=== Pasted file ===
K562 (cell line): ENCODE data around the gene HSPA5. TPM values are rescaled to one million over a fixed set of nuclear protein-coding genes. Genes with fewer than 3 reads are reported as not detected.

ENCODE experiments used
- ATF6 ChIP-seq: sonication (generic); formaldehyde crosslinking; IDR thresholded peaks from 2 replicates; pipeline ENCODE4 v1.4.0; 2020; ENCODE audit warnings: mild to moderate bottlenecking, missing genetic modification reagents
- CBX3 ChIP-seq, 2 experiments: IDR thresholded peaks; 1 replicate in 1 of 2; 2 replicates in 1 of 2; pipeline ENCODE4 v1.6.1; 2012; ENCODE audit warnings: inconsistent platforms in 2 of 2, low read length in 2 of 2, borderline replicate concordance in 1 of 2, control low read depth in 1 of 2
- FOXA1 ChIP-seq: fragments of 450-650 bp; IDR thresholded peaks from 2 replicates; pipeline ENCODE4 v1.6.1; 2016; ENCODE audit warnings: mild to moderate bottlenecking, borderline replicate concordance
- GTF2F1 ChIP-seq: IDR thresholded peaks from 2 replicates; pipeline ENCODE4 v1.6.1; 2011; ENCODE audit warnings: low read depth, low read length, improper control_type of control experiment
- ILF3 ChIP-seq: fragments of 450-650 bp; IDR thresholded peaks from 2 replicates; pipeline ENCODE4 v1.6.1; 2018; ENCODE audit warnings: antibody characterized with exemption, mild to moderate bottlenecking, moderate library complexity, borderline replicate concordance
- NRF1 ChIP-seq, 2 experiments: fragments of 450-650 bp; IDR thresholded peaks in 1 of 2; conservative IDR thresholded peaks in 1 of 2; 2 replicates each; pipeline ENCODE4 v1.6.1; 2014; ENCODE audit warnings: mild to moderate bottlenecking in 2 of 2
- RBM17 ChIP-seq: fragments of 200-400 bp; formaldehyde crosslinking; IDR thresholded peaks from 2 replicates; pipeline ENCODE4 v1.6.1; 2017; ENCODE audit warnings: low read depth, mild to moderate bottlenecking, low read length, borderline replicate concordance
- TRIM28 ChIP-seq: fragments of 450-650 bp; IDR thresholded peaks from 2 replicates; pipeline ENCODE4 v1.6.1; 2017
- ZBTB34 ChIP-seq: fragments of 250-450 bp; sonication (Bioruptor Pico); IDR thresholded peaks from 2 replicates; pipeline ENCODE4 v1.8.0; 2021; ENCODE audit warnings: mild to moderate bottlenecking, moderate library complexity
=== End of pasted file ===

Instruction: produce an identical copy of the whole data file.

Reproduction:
K562 (cell line): ENCODE data around the gene HSPA5. TPM values are rescaled to one million over a fixed set of nuclear protein-coding genes. Genes with fewer than 3 reads are reported as not detected.

ENCODE experiments used
- ATF6 ChIP-seq: sonication (generic); formaldehyde crosslinking; IDR thresholded peaks from 2 replicates; pipeline ENCODE4 v1.4.0; 2020; ENCODE audit warnings: mild to moderate bottlenecking, missing genetic modification reagents
- CBX3 ChIP-seq, 2 experiments: IDR thresholded peaks; 1 replicate in 1 of 2; 2 replicates in 1 of 2; pipeline ENCODE4 v1.6.1; 2012; ENCODE audit warnings: inconsistent platforms in 2 of 2, low read length in 2 of 2, borderline replicate concordance in 1 of 2, control low read depth in 1 of 2
- FOXA1 ChIP-seq: fragments of 450-650 bp; IDR thresholded peaks from 2 replicates; pipeline ENCODE4 v1.6.1; 2016; ENCODE audit warnings: mild to moderate bottlenecking, borderline replicate concordance
- GTF2F1 ChIP-seq: IDR thresholded peaks from 2 replicates; pipeline ENCODE4 v1.6.1; 2011; ENCODE audit warnings: low read depth, low read length, improper control_type of control experiment
- ILF3 ChIP-seq: fragments of 450-650 bp; IDR thresholded peaks from 2 replicates; pipeline ENCODE4 v1.6.1; 2018; ENCODE audit warnings: antibody characterized with exemption, mild to moderate bottlenecking, moderate library complexity, borderline replicate concordance
- NRF1 ChIP-seq, 2 experiments: fragments of 450-650 bp; IDR thresholded peaks in 1 of 2; conservative IDR thresholded peaks in 1 of 2; 2 replicates each; pipeline ENCODE4 v1.6.1; 2014; ENCODE audit warnings: mild to moderate bottlenecking in 2 of 2
- RBM17 ChIP-seq: fragments of 200-400 bp; formaldehyde crosslinking; IDR thresholded peaks from 2 replicates; pipeline ENCODE4 v1.6.1; 2017; ENCODE audit warnings: low read depth, mild to moderate bottlenecking, low read length, borderline replicate concordance
- TRIM28 ChIP-seq: fragments of 450-650 bp; IDR thresholded peaks from 2 replicates; pipeline ENCODE4 v1.6.1; 2017
- ZBTB34 ChIP-seq: fragments of 250-450 bp; sonication (Bioruptor Pico); IDR thresholded peaks from 2 replicates; pipeline ENCODE4 v1.8.0; 2021; ENCODE audit warnings: mild to moderate bottlenecking, moderate library complexity